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Although walking has numerous mental and physical benefits-and is fun-many people avoid walking if the streets aren’t safe, which limits their mobility and access to basic necessities like schools, work, grocery stores, parks, healthcare, and other cultural and historical community resources.
When it comes to safe streets, the U.S. lags far behind other countries.
Given the inequity in access to safe streets and the disparities in fatalities and injuries among minorities, the issue of safe streets extends far beyond transportation planning and requires collaboration with public health and social justice researchers and practitioners.
“We won’t save the number of lives we aim to without shifting our understanding of traffic violence from an individual behavior problem to a design, policy, and organizational practices problem,” says the Vision Zero Network.
Vision Zero is an innovative road safety policy to make streets safer and eliminate traffic fatalities, and they just announced their new partnership with Safe Routes to School. Safe Routes to School programs across the nation are changing the habits of an entire generation of school children while improving the health and environment of numerous communities. For example, beyond safe routes to school, the Safe Routes to School National Partnership also helps individuals and communities start a walking school bus; address safe routes to healthy food; open school grounds to the public through shared use agreements; and protect kids from street harassment.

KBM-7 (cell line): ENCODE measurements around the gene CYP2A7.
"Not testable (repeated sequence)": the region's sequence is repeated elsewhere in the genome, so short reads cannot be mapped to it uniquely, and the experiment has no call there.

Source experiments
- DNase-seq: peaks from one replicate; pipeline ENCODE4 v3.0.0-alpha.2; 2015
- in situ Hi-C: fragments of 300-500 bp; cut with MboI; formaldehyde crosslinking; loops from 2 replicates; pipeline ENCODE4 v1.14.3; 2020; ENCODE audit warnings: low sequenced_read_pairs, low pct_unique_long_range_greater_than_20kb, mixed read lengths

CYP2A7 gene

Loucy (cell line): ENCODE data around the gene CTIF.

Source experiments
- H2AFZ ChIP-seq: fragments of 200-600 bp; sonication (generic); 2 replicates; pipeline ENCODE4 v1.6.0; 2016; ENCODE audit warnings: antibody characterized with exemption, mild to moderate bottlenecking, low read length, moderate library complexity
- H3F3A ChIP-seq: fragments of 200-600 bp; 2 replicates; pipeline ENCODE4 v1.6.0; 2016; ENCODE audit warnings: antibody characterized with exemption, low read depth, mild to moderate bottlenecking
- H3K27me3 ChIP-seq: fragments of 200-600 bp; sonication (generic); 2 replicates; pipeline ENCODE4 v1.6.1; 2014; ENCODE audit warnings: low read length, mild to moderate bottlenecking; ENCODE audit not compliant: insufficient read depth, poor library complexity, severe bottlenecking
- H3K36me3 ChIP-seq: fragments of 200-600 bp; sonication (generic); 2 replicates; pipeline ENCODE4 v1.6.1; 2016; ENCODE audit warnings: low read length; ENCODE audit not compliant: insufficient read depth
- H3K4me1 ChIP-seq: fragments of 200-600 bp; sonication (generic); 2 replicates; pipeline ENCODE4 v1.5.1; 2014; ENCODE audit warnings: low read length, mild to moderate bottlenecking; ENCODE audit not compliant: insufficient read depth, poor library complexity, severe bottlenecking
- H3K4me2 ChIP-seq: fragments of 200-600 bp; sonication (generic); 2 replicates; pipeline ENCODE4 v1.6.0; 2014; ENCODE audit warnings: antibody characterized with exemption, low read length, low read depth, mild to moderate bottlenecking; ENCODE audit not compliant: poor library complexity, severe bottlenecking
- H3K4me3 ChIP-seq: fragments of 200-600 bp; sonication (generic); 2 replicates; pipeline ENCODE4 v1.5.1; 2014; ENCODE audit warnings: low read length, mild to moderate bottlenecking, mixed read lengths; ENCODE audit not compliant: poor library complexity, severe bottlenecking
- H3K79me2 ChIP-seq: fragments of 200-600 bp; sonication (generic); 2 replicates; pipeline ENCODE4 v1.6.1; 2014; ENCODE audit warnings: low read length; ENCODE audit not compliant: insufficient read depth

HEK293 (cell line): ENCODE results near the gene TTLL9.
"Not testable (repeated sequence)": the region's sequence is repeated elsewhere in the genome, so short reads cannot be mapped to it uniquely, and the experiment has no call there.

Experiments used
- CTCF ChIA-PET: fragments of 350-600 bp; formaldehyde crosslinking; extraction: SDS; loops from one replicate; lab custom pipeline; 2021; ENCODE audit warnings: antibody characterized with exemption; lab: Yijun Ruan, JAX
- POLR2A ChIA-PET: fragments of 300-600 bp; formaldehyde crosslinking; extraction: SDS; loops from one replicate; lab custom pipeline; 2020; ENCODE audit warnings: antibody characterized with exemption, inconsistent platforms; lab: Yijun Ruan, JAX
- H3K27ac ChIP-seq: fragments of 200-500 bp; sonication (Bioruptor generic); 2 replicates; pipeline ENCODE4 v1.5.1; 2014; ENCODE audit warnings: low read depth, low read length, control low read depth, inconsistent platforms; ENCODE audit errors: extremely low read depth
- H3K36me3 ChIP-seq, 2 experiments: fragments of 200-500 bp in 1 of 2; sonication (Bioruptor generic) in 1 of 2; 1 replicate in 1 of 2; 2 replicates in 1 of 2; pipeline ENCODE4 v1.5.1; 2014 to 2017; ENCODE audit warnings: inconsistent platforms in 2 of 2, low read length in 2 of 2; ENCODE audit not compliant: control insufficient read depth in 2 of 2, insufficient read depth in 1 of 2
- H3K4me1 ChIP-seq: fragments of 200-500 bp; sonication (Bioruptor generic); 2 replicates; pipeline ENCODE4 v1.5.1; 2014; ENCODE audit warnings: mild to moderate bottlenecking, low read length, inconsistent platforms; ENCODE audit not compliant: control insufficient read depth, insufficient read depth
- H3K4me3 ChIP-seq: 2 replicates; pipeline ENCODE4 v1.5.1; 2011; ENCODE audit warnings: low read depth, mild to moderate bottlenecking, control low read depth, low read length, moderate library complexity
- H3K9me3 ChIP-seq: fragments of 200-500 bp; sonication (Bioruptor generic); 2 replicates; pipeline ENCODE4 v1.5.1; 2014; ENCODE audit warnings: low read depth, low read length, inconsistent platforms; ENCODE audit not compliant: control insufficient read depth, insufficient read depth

Working together, Vision Zero and Safe Routes to School advocates can leverage data-driven approaches to improve safety, advance equity, and focus investments in areas with the greatest needs first. The Vision Zero and Safe Routes to School: Partners in Safety report includes:
- A Matter of Scale: Why Safe Routes to School Can Be Amplified by Vision Zero
- Strength in Addressing Equity Together
- How to Get Involved in Vision Zero
- Advancing Safe Routes to School through Vision Zero
It is never to late to make the case for safe streets.
Reach out to walking, biking, transportation, health, and equity advocates to ask how you can get involved.
Tell your mayor or city/council how important safe streets are and ask them to pursue a Vision Zero commitment.